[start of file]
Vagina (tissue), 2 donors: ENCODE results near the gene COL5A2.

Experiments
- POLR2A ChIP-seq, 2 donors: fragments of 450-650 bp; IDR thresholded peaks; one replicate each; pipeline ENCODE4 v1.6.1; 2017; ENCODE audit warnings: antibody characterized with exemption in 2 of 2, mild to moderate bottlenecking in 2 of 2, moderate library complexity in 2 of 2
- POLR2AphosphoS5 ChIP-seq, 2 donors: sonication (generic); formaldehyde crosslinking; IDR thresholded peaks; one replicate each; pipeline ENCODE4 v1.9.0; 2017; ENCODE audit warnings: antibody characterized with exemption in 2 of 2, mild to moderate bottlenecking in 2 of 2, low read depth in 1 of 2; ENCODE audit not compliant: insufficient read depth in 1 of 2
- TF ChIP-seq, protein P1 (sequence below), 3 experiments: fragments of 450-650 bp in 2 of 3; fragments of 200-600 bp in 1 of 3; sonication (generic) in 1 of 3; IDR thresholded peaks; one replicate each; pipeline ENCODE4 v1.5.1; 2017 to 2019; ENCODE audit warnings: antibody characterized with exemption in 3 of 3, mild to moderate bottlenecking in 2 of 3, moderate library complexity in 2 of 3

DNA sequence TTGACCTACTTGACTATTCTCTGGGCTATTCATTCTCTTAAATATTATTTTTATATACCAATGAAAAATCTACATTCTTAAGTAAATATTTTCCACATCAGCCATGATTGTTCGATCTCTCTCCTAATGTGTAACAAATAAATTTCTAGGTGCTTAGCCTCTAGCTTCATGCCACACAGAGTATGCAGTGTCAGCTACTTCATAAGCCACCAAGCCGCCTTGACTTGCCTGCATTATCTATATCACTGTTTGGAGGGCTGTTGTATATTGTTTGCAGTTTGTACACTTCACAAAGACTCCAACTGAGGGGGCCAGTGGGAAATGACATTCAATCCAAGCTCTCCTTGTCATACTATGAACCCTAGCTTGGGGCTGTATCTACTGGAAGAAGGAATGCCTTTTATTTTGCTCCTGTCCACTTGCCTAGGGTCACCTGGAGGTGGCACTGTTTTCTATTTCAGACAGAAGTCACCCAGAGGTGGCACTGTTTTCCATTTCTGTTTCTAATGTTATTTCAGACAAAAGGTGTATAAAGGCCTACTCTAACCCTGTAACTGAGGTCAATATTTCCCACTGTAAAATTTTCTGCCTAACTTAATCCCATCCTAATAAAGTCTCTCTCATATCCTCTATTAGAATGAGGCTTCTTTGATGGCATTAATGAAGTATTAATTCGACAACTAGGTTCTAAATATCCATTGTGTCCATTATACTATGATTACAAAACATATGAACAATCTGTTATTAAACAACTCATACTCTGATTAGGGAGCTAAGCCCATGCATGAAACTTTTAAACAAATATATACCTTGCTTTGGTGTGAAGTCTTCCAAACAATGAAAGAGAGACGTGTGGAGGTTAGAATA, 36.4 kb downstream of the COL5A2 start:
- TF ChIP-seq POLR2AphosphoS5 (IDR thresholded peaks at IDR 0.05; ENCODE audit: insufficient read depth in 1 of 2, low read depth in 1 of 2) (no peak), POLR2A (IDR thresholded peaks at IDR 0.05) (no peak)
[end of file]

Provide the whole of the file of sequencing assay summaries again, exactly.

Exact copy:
Vagina (tissue), 2 donors: ENCODE results near the gene COL5A2.

Experiments
- POLR2A ChIP-seq, 2 donors: fragments of 450-650 bp; IDR thresholded peaks; one replicate each; pipeline ENCODE4 v1.6.1; 2017; ENCODE audit warnings: antibody characterized with exemption in 2 of 2, mild to moderate bottlenecking in 2 of 2, moderate library complexity in 2 of 2
- POLR2AphosphoS5 ChIP-seq, 2 donors: sonication (generic); formaldehyde crosslinking; IDR thresholded peaks; one replicate each; pipeline ENCODE4 v1.9.0; 2017; ENCODE audit warnings: antibody characterized with exemption in 2 of 2, mild to moderate bottlenecking in 2 of 2, low read depth in 1 of 2; ENCODE audit not compliant: insufficient read depth in 1 of 2
- TF ChIP-seq, protein P1 (sequence below), 3 experiments: fragments of 450-650 bp in 2 of 3; fragments of 200-600 bp in 1 of 3; sonication (generic) in 1 of 3; IDR thresholded peaks; one replicate each; pipeline ENCODE4 v1.5.1; 2017 to 2019; ENCODE audit warnings: antibody characterized with exemption in 3 of 3, mild to moderate bottlenecking in 2 of 3, moderate library complexity in 2 of 3

DNA sequence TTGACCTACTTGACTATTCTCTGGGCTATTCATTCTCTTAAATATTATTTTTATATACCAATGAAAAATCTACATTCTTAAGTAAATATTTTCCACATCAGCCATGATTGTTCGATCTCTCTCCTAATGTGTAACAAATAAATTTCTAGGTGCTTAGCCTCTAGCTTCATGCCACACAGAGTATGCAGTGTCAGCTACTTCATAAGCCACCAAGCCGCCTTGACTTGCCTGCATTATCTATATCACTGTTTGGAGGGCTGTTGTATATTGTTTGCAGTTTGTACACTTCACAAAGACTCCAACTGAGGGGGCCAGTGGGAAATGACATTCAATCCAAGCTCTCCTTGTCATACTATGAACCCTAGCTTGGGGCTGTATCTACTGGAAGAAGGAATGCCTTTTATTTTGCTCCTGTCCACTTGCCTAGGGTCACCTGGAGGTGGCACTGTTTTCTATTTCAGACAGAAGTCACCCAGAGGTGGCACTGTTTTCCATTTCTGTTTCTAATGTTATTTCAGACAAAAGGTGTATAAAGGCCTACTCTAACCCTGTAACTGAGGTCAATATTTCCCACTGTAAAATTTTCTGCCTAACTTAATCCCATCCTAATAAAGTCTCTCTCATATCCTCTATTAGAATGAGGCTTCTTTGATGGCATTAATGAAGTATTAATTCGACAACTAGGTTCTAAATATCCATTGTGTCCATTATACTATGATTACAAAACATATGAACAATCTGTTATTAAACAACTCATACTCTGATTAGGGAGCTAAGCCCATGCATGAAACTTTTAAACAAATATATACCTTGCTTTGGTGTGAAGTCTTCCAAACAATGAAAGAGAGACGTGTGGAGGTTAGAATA, 36.4 kb downstream of the COL5A2 start:
- TF ChIP-seq POLR2AphosphoS5 (IDR thresholded peaks at IDR 0.05; ENCODE audit: insufficient read depth in 1 of 2, low read depth in 1 of 2) (no peak), POLR2A (IDR thresholded peaks at IDR 0.05) (no peak)